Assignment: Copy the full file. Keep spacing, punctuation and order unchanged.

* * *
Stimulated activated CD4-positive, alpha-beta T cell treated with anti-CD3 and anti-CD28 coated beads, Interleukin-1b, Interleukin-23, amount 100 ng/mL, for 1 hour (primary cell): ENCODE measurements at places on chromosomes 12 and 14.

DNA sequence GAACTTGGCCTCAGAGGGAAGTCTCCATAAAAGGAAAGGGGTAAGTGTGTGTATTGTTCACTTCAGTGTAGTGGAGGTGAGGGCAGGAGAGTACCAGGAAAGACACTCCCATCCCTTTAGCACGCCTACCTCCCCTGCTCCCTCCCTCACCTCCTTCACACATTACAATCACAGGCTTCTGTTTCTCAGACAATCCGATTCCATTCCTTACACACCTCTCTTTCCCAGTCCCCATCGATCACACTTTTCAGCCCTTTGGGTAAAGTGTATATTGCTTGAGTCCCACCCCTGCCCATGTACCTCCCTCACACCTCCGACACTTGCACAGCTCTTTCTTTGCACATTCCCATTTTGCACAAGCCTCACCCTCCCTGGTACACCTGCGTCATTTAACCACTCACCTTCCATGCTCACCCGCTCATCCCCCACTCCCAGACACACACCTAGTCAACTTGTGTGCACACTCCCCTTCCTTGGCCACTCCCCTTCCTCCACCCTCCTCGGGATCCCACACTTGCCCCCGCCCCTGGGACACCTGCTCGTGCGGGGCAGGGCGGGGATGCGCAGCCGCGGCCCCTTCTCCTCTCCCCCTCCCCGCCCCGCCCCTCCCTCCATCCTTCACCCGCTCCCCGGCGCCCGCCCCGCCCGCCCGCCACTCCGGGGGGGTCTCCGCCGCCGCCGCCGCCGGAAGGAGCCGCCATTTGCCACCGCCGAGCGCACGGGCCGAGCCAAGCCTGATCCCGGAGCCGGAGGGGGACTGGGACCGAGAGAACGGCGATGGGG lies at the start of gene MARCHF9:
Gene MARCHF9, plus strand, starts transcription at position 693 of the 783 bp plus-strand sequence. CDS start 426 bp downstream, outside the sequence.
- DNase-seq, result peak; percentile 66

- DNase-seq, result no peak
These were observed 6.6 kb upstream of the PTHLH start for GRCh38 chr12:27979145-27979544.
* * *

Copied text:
Stimulated activated CD4-positive, alpha-beta T cell treated with anti-CD3 and anti-CD28 coated beads, Interleukin-1b, Interleukin-23, amount 100 ng/mL, for 1 hour (primary cell): ENCODE measurements at places on chromosomes 12 and 14.

DNA sequence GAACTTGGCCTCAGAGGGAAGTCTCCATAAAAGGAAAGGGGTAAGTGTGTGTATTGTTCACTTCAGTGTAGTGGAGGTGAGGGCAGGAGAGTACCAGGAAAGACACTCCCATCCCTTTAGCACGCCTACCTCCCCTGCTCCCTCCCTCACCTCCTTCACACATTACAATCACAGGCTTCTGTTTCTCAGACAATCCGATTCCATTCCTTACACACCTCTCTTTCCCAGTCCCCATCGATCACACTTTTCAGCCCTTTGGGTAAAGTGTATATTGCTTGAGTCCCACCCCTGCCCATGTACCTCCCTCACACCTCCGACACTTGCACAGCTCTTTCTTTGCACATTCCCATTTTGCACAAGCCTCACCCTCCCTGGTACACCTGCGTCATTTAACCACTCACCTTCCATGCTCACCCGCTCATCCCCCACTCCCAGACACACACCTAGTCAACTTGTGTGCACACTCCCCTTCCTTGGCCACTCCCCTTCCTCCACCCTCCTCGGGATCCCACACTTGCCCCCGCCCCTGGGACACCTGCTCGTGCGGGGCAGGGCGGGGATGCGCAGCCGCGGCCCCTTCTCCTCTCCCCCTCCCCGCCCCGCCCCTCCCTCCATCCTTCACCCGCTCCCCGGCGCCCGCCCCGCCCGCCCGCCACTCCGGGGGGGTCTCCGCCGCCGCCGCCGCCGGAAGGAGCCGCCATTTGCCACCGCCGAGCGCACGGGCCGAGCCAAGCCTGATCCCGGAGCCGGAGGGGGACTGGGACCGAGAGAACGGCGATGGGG lies at the start of gene MARCHF9:
Gene MARCHF9, plus strand, starts transcription at position 693 of the 783 bp plus-strand sequence. CDS start 426 bp downstream, outside the sequence.
- DNase-seq, result peak; percentile 66

- DNase-seq, result no peak
These were observed 6.6 kb upstream of the PTHLH start for GRCh38 chr12:27979145-27979544.